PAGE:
These experiments of which we are talking, are opening up or can open up, certain fields - I don’t how to put this technically into words - but fields of radiation.


Greene:

Mmm...


Grant:

And this is a mental radiation, apart from the radiation of certain matter, uh, which can affect your world. Can affect the natural conditions of your world, can affect the growth of man, can affect the growth of nature, uh, can affect the animal kingdom...


I am not saying that these things are going to happen, but I am saying that all these experiments of man are interfering with balances, are interfering with conditions, are interfering with environments, interfering with subtle minds at work.


The subtleties of these things one cannot explain, because there are no ways that one can explain, but one must remember that all life is a mental process. It may not always manifest itself through a body, it may not always manifest itself through a shape, it may not manifest itself as you understand it at all.


But in some shape or form, there is a manifestation of many forms of life in and around the Earth, reaching up and outwards to the varying other worlds, upon which certain worlds, entities do live of a much higher order than man himself - and these too, from certain spheres or planets, have at varying times made contact with Earth. But they have been denied, to a certain extent, the opportunity to converse with man.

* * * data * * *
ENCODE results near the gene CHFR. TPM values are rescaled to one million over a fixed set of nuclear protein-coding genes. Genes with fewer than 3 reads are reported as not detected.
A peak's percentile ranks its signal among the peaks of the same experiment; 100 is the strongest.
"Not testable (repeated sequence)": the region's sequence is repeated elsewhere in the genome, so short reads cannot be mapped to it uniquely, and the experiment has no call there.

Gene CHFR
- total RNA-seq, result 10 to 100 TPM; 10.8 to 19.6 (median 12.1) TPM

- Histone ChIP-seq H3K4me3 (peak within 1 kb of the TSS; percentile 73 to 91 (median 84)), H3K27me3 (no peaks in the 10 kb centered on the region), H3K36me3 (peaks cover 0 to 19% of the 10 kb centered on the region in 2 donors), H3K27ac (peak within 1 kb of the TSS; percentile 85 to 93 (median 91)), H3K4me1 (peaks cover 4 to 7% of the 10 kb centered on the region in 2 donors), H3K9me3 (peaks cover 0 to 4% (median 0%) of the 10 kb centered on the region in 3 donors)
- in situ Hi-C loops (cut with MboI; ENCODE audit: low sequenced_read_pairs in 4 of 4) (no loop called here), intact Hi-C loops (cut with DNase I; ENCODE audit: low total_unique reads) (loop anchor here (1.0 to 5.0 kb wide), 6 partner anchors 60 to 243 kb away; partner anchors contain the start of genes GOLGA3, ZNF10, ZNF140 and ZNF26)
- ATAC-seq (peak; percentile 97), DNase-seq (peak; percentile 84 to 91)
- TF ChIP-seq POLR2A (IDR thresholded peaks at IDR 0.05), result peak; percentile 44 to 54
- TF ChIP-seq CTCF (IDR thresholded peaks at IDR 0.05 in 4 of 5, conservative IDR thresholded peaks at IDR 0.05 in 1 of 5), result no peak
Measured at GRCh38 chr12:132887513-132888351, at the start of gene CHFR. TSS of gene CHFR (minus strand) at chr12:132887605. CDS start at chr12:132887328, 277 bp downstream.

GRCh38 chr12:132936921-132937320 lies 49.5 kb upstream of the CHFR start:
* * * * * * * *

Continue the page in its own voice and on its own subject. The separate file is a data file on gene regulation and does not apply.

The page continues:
I am not suggesting here that there have not been isolated instances of souls from other planets, who have not, in some way or other, manifested themselves mentally...uh, there are contacts that have been made of a mental nature and, in consequence, appearances of individual souls from other planets have manifested.


But, generally speaking, for a very long time there have been manifestations around the Earth of mentalities from other planets who are concerned, very much concerned, at the motives of man and the experiments of man and the effect that certain things could have - not only in the immediate future, but at a later date upon your world in particular and, to some extent, on astral worlds around the Earth, invisible to the human eye.


You see, man assumes anything that is visible is a real thing...uh, the moon it is a reality because it is visible, it is tangible and soon he’ll be landing upon it and...as indeed are other worlds, of which as yet knows nothing.


But these are the so-called visible worlds, but the invisible worlds; these are invariably, though not always, the more highly evolved worlds. These are the worlds of the mind and of the spirit and these are the worlds which man has not seen and cannot see, because he is of a different substance and a different composition. But it is with the mind and the spirit that many of these things will eventually come into being and be harnessed - these forces, these powers - and man will become aware of them. This is what we hope.